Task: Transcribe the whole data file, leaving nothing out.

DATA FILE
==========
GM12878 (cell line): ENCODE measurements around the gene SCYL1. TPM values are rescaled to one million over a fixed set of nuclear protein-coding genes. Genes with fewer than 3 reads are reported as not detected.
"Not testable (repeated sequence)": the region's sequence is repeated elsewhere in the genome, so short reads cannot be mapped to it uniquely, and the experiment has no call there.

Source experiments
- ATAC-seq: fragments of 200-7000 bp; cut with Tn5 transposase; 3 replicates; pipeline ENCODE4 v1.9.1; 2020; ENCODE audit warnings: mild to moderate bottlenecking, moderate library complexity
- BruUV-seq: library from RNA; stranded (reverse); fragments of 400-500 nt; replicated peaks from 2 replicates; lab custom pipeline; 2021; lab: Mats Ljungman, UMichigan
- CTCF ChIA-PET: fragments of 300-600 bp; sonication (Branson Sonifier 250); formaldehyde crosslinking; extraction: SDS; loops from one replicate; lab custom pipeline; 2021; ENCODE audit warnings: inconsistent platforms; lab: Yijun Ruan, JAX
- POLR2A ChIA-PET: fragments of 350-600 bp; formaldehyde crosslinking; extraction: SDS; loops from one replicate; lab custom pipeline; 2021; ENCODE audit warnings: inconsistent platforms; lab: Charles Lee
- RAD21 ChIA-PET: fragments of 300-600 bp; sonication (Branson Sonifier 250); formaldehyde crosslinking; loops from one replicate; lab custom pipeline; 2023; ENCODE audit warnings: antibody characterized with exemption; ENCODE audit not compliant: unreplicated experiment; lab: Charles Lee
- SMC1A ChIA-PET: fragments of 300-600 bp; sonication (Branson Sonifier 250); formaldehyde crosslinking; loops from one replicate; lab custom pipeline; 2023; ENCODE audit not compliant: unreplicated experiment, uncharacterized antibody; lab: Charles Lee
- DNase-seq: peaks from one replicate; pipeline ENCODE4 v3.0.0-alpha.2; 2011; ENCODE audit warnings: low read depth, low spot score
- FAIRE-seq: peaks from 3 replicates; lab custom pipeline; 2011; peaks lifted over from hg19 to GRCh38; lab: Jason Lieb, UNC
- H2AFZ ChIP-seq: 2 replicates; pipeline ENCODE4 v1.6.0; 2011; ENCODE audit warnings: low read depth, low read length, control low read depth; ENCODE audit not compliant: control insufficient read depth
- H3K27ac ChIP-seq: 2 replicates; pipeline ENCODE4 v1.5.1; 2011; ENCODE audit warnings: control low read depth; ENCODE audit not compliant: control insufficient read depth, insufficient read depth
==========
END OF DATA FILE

GM12878 (cell line): ENCODE measurements around the gene SCYL1. TPM values are rescaled to one million over a fixed set of nuclear protein-coding genes. Genes with fewer than 3 reads are reported as not detected.
"Not testable (repeated sequence)": the region's sequence is repeated elsewhere in the genome, so short reads cannot be mapped to it uniquely, and the experiment has no call there.

Source experiments
- ATAC-seq: fragments of 200-7000 bp; cut with Tn5 transposase; 3 replicates; pipeline ENCODE4 v1.9.1; 2020; ENCODE audit warnings: mild to moderate bottlenecking, moderate library complexity
- BruUV-seq: library from RNA; stranded (reverse); fragments of 400-500 nt; replicated peaks from 2 replicates; lab custom pipeline; 2021; lab: Mats Ljungman, UMichigan
- CTCF ChIA-PET: fragments of 300-600 bp; sonication (Branson Sonifier 250); formaldehyde crosslinking; extraction: SDS; loops from one replicate; lab custom pipeline; 2021; ENCODE audit warnings: inconsistent platforms; lab: Yijun Ruan, JAX
- POLR2A ChIA-PET: fragments of 350-600 bp; formaldehyde crosslinking; extraction: SDS; loops from one replicate; lab custom pipeline; 2021; ENCODE audit warnings: inconsistent platforms; lab: Charles Lee
- RAD21 ChIA-PET: fragments of 300-600 bp; sonication (Branson Sonifier 250); formaldehyde crosslinking; loops from one replicate; lab custom pipeline; 2023; ENCODE audit warnings: antibody characterized with exemption; ENCODE audit not compliant: unreplicated experiment; lab: Charles Lee
- SMC1A ChIA-PET: fragments of 300-600 bp; sonication (Branson Sonifier 250); formaldehyde crosslinking; loops from one replicate; lab custom pipeline; 2023; ENCODE audit not compliant: unreplicated experiment, uncharacterized antibody; lab: Charles Lee
- DNase-seq: peaks from one replicate; pipeline ENCODE4 v3.0.0-alpha.2; 2011; ENCODE audit warnings: low read depth, low spot score
- FAIRE-seq: peaks from 3 replicates; lab custom pipeline; 2011; peaks lifted over from hg19 to GRCh38; lab: Jason Lieb, UNC
- H2AFZ ChIP-seq: 2 replicates; pipeline ENCODE4 v1.6.0; 2011; ENCODE audit warnings: low read depth, low read length, control low read depth; ENCODE audit not compliant: control insufficient read depth
- H3K27ac ChIP-seq: 2 replicates; pipeline ENCODE4 v1.5.1; 2011; ENCODE audit warnings: control low read depth; ENCODE audit not compliant: control insufficient read depth, insufficient read depth